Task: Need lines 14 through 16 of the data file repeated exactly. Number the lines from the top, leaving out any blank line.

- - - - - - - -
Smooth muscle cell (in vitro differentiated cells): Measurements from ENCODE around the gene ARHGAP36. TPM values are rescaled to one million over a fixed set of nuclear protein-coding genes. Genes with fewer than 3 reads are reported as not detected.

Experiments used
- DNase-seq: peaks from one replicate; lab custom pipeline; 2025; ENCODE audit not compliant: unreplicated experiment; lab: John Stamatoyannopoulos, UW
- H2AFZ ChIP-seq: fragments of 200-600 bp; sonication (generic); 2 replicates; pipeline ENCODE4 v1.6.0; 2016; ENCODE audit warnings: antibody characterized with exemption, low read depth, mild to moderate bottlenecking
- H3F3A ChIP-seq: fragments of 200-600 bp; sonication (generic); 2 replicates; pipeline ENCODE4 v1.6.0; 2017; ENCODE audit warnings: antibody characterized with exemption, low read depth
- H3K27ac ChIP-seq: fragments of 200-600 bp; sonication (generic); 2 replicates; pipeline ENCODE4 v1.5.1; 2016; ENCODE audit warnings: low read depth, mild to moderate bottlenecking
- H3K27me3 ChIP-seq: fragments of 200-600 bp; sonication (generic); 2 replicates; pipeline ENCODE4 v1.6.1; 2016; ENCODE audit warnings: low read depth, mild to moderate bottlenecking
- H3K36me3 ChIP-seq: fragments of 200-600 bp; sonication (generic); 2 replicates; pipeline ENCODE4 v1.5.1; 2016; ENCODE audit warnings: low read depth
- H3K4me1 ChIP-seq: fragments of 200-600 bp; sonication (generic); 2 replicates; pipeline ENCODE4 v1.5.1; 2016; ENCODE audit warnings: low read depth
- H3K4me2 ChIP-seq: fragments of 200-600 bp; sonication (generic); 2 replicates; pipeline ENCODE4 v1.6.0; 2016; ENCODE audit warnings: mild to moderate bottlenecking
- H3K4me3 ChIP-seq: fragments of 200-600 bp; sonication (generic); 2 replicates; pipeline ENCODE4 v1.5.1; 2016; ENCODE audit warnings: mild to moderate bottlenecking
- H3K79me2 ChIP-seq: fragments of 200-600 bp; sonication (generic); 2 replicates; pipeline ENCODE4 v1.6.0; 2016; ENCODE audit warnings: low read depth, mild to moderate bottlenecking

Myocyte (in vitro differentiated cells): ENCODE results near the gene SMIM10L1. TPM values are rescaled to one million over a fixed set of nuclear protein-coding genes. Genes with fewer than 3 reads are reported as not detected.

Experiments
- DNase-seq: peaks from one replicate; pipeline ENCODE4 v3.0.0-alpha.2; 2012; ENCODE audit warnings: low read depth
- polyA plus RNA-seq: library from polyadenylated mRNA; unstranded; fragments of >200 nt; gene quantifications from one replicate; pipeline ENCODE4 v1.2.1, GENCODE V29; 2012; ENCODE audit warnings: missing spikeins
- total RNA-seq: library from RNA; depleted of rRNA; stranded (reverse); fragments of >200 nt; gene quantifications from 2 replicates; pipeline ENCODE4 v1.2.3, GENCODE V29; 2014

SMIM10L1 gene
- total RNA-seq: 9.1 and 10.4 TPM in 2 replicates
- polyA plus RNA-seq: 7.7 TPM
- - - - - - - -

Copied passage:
Experiments
- DNase-seq: peaks from one replicate; pipeline ENCODE4 v3.0.0-alpha.2; 2012; ENCODE audit warnings: low read depth
- polyA plus RNA-seq: library from polyadenylated mRNA; unstranded; fragments of >200 nt; gene quantifications from one replicate; pipeline ENCODE4 v1.2.1, GENCODE V29; 2012; ENCODE audit warnings: missing spikeins